Federal Communications Commissioner Chairman Ajit Pai expressed on Monday his opposition to a reported proposal from officials within the Trump administration that calls for the creation of a government-controlled, national 5G network.

In a statement issued by Pai, the Trump-appointed head of the FCC firmly staked out his position in opposition to any form of government control for the next-generation wireless internet service:

“I oppose any proposal for the federal government to build and operate a nationwide 5G network. The main lesson to draw from the wireless sector’s development over the past three decades—including American leadership in 4G—is that the market, not government, is best positioned to drive innovation and investment. What government can and should do is to push spectrum into the commercial marketplace and set rules that encourage the private sector to develop and deploy next-generation infrastructure. Any federal effort to construct a nationalized 5G network would be a costly and counterproductive distraction from the policies we need to help the United States win the 5G future.”

Pai’s position on the proposed nationwide, government-operated 5G network was echoed by the United States Telecom Association, a trade association representing telecommunications firms.

“There is nothing that would slam the breaks more quickly on our hard-won momentum to be the leader in the global race for 5G network deployment more quickly than the federal government stepping in to build those networks,” USTelecom President and CEO Jonathan Spalter said in a statement .

“The best way to future-proof the nation’s communications networks is to continue to encourage and incentivize America’s broadband companies—working hand-in-glove with the rest of the internet ecosystem, and in partnership with government, to continue what we do best: invest, innovate and lead,” Spalter said.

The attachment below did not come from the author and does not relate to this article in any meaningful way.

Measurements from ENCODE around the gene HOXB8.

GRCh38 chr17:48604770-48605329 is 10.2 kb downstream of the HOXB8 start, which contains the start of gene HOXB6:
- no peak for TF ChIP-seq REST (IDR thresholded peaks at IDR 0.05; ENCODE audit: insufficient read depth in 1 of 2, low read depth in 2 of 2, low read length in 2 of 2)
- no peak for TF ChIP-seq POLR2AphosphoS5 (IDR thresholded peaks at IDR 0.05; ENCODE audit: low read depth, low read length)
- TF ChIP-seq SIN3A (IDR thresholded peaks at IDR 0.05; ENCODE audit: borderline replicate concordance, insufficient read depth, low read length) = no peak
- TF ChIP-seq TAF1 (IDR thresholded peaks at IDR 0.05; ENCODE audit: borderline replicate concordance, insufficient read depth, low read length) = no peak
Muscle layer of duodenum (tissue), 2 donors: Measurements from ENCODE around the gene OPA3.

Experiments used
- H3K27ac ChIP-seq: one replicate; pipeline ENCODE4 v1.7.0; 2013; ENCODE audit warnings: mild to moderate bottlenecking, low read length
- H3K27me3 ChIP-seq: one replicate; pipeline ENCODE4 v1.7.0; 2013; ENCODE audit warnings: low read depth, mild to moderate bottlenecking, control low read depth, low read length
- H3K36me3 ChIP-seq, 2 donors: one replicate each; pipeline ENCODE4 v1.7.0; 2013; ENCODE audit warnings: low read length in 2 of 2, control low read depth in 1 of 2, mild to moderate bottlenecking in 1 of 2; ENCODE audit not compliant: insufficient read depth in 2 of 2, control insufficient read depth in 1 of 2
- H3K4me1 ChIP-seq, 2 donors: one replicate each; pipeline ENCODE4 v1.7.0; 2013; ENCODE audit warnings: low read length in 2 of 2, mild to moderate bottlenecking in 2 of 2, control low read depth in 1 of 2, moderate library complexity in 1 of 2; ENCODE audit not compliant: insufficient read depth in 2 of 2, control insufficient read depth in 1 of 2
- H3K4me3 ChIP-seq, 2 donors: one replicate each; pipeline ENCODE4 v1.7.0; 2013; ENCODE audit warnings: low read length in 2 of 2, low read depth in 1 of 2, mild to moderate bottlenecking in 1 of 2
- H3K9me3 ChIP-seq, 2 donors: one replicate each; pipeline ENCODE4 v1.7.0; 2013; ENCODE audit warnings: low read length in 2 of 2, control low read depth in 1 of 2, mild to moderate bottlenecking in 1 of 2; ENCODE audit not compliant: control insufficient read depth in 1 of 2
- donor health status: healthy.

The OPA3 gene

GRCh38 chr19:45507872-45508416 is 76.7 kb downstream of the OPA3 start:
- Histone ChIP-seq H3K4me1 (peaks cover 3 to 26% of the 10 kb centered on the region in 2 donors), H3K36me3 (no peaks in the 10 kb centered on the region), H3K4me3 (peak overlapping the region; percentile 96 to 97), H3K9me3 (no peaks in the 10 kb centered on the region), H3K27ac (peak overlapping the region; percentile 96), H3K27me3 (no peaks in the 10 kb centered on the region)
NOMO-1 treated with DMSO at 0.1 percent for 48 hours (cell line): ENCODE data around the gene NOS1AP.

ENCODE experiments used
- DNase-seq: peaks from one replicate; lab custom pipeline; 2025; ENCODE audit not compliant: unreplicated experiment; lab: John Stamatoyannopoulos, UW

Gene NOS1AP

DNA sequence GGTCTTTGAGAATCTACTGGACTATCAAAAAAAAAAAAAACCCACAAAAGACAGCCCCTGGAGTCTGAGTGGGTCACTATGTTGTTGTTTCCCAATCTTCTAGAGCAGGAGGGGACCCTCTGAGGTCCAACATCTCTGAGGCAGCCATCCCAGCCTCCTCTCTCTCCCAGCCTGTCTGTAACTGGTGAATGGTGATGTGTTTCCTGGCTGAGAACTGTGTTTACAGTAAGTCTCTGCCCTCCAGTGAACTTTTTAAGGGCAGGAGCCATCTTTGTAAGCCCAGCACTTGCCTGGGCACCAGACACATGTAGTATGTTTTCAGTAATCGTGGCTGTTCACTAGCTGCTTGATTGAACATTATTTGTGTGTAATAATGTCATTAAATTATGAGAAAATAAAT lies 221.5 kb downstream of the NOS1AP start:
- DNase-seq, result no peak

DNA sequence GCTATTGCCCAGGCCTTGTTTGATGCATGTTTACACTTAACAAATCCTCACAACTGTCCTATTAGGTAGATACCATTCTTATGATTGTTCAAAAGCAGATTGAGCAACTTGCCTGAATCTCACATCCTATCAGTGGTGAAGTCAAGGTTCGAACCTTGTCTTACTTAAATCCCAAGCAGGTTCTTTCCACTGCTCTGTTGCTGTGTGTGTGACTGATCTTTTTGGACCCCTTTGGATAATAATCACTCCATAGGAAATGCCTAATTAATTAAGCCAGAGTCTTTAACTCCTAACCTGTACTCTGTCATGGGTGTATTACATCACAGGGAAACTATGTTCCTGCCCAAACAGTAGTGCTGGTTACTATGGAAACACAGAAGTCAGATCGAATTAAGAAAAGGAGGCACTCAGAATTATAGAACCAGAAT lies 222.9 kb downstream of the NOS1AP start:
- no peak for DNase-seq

Pai’s position does not come as a surprise, as much of his first year as the head of the FCC has been marked by efforts to roll back government involvement in the telecommunications industry—especially in regard to the internet.

Last month, the FCC chairman successfully led an effort to repeal net neutrality protections that gave the government agency the ability to regulate internet service providers. At the time, Pai criticized the Obama-era rules “heavy-handed regulation” that amounted to “government overreach.”

What is surprising is that Pai had to make such a statement at all. The proposal for a nationalized 5G network, first reported by Axios, represents a major shift in approach to government involvement in broadband and wireless technology.

According to the report, national security officials within the Trump administration have proposed the government-controlled, nationwide network as a means of ensuring the security of the 5G spectrum to prevent threat actors like China from interfering with it. 5G represents an important development for wireless communications and is believed to be necessary for the future of emerging technologies like driverless vehicles.

The proposal calls for the 5G network to built by the government over the course of the next 3 years. Were the Trump administration to go ahead with the plan, it would likely receive significant push back from telecommunications companies like T-Mobile, Verizon, Sprint and AT&T. Many of the mobile carriers have already started to deploy 5G technologies to select cities in the U.S.